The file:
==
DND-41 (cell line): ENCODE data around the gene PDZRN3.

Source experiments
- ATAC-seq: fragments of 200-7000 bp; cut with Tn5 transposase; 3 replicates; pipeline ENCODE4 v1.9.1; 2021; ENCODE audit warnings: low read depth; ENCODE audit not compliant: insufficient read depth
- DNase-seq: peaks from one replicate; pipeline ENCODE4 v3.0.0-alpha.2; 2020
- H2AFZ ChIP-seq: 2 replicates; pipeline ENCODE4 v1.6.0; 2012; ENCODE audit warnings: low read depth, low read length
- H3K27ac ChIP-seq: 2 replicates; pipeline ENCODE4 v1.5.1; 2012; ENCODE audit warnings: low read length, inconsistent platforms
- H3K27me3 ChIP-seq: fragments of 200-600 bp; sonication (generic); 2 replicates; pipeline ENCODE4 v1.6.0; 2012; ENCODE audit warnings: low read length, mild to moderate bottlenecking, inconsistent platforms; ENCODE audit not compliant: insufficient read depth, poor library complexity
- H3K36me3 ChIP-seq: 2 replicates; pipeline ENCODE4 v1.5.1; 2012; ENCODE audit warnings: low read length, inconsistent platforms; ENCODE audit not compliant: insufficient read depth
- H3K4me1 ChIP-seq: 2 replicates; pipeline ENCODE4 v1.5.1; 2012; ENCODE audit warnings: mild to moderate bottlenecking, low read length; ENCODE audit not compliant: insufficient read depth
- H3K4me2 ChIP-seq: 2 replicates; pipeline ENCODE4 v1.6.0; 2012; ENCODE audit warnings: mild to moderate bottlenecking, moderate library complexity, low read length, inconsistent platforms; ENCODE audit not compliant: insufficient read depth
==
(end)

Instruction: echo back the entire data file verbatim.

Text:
DND-41 (cell line): ENCODE data around the gene PDZRN3.

Source experiments
- ATAC-seq: fragments of 200-7000 bp; cut with Tn5 transposase; 3 replicates; pipeline ENCODE4 v1.9.1; 2021; ENCODE audit warnings: low read depth; ENCODE audit not compliant: insufficient read depth
- DNase-seq: peaks from one replicate; pipeline ENCODE4 v3.0.0-alpha.2; 2020
- H2AFZ ChIP-seq: 2 replicates; pipeline ENCODE4 v1.6.0; 2012; ENCODE audit warnings: low read depth, low read length
- H3K27ac ChIP-seq: 2 replicates; pipeline ENCODE4 v1.5.1; 2012; ENCODE audit warnings: low read length, inconsistent platforms
- H3K27me3 ChIP-seq: fragments of 200-600 bp; sonication (generic); 2 replicates; pipeline ENCODE4 v1.6.0; 2012; ENCODE audit warnings: low read length, mild to moderate bottlenecking, inconsistent platforms; ENCODE audit not compliant: insufficient read depth, poor library complexity
- H3K36me3 ChIP-seq: 2 replicates; pipeline ENCODE4 v1.5.1; 2012; ENCODE audit warnings: low read length, inconsistent platforms; ENCODE audit not compliant: insufficient read depth
- H3K4me1 ChIP-seq: 2 replicates; pipeline ENCODE4 v1.5.1; 2012; ENCODE audit warnings: mild to moderate bottlenecking, low read length; ENCODE audit not compliant: insufficient read depth
- H3K4me2 ChIP-seq: 2 replicates; pipeline ENCODE4 v1.6.0; 2012; ENCODE audit warnings: mild to moderate bottlenecking, moderate library complexity, low read length, inconsistent platforms; ENCODE audit not compliant: insufficient read depth